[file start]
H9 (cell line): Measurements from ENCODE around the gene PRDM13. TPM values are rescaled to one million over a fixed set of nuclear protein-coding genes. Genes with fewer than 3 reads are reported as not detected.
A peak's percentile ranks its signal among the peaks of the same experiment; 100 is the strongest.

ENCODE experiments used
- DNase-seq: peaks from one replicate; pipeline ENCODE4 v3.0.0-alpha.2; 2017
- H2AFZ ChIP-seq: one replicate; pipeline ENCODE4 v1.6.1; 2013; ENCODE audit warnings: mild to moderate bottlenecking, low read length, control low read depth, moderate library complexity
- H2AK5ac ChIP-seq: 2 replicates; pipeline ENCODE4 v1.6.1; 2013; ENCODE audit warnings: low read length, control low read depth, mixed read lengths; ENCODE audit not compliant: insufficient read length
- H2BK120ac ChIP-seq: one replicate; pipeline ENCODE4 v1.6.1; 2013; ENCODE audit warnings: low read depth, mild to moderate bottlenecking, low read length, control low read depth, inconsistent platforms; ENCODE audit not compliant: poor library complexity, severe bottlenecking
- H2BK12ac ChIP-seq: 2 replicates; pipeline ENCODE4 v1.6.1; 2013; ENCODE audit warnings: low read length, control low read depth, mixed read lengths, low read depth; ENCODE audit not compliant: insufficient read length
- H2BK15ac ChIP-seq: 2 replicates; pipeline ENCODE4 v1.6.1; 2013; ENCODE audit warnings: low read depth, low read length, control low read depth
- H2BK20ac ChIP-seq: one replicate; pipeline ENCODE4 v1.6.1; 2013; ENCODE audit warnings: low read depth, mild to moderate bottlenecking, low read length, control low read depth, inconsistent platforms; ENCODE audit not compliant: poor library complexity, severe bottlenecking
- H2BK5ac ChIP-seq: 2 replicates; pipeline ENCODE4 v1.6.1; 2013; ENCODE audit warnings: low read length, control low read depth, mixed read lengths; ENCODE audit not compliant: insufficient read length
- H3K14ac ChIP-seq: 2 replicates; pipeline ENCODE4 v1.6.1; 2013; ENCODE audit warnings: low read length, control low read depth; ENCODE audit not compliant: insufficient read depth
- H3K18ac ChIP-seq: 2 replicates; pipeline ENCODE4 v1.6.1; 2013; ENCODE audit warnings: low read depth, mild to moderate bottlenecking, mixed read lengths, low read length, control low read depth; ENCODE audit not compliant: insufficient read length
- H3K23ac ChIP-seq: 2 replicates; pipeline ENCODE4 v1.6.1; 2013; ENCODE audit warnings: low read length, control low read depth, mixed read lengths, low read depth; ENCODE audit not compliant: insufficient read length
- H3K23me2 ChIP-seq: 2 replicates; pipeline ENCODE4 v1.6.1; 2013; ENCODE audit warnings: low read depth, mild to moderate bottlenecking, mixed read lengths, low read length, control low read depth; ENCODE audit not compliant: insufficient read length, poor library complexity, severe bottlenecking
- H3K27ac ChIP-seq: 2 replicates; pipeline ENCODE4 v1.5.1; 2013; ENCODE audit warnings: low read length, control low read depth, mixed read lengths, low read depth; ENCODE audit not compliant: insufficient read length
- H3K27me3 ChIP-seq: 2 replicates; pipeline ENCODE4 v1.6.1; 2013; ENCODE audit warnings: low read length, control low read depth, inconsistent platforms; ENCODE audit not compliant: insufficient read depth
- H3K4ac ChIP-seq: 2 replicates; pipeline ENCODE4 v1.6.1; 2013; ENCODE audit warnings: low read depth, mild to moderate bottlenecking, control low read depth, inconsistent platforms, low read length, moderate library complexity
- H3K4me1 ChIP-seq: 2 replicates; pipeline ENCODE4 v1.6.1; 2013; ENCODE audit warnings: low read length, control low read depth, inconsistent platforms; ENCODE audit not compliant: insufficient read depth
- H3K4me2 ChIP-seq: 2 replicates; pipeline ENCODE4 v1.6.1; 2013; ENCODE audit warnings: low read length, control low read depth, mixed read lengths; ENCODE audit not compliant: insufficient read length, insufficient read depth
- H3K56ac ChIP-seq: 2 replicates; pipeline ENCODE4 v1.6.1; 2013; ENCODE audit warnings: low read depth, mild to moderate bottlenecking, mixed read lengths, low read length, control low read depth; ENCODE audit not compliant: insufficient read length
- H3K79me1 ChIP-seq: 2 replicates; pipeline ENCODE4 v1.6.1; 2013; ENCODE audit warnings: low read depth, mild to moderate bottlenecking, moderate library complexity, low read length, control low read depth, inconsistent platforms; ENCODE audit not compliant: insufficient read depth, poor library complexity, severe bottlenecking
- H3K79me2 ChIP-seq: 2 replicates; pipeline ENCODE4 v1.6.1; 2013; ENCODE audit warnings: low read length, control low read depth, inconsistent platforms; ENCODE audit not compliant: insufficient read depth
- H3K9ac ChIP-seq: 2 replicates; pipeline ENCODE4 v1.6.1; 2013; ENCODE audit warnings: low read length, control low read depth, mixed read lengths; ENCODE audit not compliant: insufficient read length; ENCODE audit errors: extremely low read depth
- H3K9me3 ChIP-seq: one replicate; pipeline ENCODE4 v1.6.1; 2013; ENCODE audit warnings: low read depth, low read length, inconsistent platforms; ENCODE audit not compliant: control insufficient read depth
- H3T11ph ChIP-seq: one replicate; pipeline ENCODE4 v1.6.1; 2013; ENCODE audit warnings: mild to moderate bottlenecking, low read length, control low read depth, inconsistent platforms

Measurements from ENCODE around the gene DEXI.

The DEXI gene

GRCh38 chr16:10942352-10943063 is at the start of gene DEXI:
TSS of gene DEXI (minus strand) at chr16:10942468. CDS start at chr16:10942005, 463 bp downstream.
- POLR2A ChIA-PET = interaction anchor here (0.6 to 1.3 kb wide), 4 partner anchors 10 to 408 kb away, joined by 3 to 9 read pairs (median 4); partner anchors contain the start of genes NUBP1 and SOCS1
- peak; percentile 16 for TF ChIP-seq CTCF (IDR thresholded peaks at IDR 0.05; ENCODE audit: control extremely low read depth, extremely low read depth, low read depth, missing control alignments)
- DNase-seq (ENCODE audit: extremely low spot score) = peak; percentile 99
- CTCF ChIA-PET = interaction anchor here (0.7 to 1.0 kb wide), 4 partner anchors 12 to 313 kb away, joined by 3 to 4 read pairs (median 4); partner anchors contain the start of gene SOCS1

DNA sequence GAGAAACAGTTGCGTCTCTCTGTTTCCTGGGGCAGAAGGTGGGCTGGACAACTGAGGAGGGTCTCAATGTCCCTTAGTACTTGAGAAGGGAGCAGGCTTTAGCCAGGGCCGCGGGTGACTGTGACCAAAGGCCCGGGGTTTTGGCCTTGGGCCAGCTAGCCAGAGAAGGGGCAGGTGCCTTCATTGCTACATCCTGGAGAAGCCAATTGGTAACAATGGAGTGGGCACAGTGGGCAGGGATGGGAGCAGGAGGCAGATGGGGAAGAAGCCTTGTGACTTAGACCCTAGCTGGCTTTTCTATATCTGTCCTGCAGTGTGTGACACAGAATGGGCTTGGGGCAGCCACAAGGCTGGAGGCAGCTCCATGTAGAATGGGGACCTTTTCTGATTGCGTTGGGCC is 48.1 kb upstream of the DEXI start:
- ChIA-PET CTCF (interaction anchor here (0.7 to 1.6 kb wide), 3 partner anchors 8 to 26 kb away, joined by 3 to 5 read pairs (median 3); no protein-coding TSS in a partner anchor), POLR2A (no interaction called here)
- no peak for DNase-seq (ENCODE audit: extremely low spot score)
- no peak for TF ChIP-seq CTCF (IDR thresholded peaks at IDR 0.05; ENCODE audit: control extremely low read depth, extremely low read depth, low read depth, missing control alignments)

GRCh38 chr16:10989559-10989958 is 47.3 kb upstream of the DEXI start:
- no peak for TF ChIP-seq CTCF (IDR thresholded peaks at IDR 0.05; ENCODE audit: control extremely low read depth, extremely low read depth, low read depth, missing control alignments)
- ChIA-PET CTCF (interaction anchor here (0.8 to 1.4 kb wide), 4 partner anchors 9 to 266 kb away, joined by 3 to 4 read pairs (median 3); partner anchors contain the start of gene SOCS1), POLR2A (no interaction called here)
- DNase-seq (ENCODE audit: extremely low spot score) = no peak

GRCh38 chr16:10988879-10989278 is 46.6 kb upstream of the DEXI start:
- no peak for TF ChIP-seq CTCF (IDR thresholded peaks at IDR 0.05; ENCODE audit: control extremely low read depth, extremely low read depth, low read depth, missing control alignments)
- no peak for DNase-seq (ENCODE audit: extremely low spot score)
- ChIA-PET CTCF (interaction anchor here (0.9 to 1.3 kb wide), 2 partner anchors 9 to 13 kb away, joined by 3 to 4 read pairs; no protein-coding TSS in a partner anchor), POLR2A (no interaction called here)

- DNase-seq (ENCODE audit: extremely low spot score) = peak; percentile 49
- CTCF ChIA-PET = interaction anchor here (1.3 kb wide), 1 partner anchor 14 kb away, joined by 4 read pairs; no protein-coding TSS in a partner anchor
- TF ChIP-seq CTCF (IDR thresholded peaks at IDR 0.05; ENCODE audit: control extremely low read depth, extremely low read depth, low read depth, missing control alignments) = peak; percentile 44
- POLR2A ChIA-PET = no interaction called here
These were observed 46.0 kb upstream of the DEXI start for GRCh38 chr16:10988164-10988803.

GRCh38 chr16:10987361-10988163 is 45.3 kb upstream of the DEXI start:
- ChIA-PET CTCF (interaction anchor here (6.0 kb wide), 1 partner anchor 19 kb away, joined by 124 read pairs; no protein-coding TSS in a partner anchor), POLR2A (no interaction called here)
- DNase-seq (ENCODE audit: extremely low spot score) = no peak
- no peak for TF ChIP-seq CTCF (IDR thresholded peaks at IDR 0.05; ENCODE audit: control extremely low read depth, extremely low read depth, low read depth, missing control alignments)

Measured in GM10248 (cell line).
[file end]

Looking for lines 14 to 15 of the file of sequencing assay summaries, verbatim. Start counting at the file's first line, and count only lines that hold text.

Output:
- H3K23ac ChIP-seq: 2 replicates; pipeline ENCODE4 v1.6.1; 2013; ENCODE audit warnings: low read length, control low read depth, mixed read lengths, low read depth; ENCODE audit not compliant: insufficient read length
- H3K23me2 ChIP-seq: 2 replicates; pipeline ENCODE4 v1.6.1; 2013; ENCODE audit warnings: low read depth, mild to moderate bottlenecking, mixed read lengths, low read length, control low read depth; ENCODE audit not compliant: insufficient read length, poor library complexity, severe bottlenecking